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Central panel of Ghent Altarpiece fully restored and full of surprises

17:23 19/12/2019
The second phase of the restoration of Belgium’s greatest artistic masterpiece is complete

Phase two of the ongoing restoration of “Adoration of the Mystic Lamb” – otherwise known as the Ghent Altarpiece – is complete. The four lower panels of the altarpiece’s interior – including the coveted centre panel, where the eponymous beast is located – was unveiled this week to press and other guests at Ghent’s Fine Arts Museum.

The results are nothing short of spectacular, with most of Jan Van Eyck’s original 15th-century work now exposed for the first time in at least 500 years. Aside from the vibrancy of the colours due to the removal of varnish, entire new elements of the restored panels have revealed themselves.

Some of the findings beneath the varnish and overpaint have surprised even the specialists carrying out the restoration. The look of Van Eyck’s original lamb itself was already a revelation when it was uncovered last year, “and there were many more things that surprised us like that,” says Griet Steyaert, one of the restorers who has worked on the 20-panel altarpiece over the last nine years. “Some of the buildings in the landscape were completely overpainted. We found a few buildings that we didn’t know existed, that no one has seen for at least 500 years.”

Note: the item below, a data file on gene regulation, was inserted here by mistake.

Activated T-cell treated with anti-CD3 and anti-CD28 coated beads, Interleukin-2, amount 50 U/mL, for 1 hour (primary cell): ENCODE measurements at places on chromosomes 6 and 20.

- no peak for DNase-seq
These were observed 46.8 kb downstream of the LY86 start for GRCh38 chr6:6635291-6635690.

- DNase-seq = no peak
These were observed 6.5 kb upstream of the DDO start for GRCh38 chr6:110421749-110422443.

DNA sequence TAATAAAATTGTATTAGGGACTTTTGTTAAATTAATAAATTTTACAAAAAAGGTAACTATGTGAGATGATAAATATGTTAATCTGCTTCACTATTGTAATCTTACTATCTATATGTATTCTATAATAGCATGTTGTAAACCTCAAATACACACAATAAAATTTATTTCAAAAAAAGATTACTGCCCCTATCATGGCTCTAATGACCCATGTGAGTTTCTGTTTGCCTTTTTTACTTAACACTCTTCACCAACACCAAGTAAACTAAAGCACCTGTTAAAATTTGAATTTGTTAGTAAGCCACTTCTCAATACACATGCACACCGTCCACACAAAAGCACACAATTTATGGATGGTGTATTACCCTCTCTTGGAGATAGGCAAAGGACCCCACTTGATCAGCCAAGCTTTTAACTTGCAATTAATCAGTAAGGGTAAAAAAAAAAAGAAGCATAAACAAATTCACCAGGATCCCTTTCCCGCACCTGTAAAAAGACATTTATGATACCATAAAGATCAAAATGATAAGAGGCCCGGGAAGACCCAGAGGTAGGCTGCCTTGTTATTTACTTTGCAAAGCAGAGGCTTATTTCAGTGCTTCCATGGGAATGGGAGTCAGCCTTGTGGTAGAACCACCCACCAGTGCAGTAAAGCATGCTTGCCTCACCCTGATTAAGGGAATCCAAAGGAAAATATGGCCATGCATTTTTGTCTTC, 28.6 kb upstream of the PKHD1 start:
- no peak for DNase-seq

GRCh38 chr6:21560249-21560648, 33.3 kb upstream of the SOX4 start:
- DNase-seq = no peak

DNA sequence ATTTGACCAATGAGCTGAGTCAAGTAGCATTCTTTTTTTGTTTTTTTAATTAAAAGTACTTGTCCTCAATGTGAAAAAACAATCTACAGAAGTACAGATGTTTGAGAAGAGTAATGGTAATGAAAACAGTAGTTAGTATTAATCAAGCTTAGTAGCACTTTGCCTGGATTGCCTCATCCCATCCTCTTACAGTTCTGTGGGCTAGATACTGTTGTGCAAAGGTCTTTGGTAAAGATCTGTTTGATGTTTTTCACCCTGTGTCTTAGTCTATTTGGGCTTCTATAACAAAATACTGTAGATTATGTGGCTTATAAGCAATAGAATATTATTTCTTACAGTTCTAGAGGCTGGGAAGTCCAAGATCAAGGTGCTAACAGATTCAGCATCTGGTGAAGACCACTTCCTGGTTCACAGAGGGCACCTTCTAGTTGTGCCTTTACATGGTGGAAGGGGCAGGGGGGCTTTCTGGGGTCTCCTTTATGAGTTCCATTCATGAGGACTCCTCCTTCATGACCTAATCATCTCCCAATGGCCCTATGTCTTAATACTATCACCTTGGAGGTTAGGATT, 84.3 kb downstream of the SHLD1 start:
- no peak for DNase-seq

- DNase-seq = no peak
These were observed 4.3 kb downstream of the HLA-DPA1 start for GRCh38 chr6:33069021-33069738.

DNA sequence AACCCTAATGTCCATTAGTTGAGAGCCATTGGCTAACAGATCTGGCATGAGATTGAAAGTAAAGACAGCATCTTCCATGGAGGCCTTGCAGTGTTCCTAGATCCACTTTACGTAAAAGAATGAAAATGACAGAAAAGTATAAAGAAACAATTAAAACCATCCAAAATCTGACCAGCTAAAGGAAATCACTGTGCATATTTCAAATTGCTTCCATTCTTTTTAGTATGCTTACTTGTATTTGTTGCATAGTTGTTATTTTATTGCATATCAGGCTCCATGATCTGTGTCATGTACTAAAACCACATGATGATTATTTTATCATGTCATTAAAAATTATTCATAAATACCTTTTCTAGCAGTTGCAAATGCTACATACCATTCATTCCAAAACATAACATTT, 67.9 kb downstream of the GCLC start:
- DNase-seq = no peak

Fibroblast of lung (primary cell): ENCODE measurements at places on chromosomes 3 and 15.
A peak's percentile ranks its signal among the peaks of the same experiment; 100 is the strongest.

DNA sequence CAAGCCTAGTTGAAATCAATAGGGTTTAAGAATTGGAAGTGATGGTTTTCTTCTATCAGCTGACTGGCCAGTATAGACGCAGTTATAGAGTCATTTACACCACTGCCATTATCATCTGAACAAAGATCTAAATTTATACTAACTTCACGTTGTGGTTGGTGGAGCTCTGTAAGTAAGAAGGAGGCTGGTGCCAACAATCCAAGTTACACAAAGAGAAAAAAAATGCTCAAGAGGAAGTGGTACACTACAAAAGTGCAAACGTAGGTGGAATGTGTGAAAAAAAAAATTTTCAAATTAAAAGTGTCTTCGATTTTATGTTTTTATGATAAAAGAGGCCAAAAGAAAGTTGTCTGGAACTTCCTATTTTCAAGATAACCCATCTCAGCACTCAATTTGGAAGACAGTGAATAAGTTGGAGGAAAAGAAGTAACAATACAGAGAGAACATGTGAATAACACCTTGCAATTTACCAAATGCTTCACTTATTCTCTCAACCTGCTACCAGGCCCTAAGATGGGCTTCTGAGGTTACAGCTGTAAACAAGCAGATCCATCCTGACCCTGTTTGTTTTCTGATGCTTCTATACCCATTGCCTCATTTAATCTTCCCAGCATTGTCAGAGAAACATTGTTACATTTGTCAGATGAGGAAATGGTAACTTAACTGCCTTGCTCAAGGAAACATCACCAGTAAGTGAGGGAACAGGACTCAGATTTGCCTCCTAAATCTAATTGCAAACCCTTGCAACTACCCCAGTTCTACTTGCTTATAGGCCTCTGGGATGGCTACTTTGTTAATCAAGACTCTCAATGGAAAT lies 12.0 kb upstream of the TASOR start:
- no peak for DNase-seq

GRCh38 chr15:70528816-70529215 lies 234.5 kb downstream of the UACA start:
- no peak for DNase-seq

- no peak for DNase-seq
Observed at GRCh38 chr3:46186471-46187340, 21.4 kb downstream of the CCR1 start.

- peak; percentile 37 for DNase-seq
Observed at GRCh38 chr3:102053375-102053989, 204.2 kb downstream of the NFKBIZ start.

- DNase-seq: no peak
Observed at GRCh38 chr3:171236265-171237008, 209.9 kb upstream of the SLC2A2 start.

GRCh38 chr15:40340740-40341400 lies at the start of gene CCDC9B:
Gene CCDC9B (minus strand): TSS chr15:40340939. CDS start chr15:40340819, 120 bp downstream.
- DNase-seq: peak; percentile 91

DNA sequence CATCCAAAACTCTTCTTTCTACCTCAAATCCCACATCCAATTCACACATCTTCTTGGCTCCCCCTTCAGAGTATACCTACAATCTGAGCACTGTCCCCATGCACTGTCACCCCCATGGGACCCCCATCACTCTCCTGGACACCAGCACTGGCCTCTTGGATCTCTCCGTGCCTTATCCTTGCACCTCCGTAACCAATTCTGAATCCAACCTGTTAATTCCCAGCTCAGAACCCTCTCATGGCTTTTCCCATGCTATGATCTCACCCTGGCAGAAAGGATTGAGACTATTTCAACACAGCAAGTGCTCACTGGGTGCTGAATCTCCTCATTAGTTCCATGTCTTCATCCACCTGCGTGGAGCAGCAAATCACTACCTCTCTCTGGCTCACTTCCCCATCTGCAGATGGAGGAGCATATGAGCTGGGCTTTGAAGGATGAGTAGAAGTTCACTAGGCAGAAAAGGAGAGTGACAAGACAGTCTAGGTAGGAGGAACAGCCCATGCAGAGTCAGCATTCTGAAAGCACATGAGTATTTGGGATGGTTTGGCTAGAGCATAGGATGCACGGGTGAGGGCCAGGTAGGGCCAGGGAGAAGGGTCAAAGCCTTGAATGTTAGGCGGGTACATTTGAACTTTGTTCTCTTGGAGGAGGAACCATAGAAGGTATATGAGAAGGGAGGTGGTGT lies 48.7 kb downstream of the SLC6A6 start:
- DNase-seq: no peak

Besides a rendition of the Utrecht Cathedral, most of that background landscape in the prized central panel is inspired by Ghent. Van Eyck painted the altarpiece, which is a two-sided polyptych with doors that open and close, with the assistance of his brother Hubert, on commission from the city’s mayor for the Sint-Baafs cathedral.

Some of the buildings were wiped out by previous conservation efforts, of which there have been many over the centuries. Other artists would simply paint over parts of original works.

50% overpainting

 “That was just the way people restored in that time,” explains Steyaert. “They wouldn’t just take a brush and paint over bits that were missing in, for example, a cloak. They’d paint an entirely new cloak. They tried to make it more or less the same, but of course it’s a huge difference.”

Sometimes overpainting was even done to reflect the fashion or trends of a new time. In the case of “Adoration”, a full 50% had been painted over throughout the centuries. In terms of the central panel’s buildings, it was easier to paint sky over them than to try to recreate the bits that had faded or flaked away.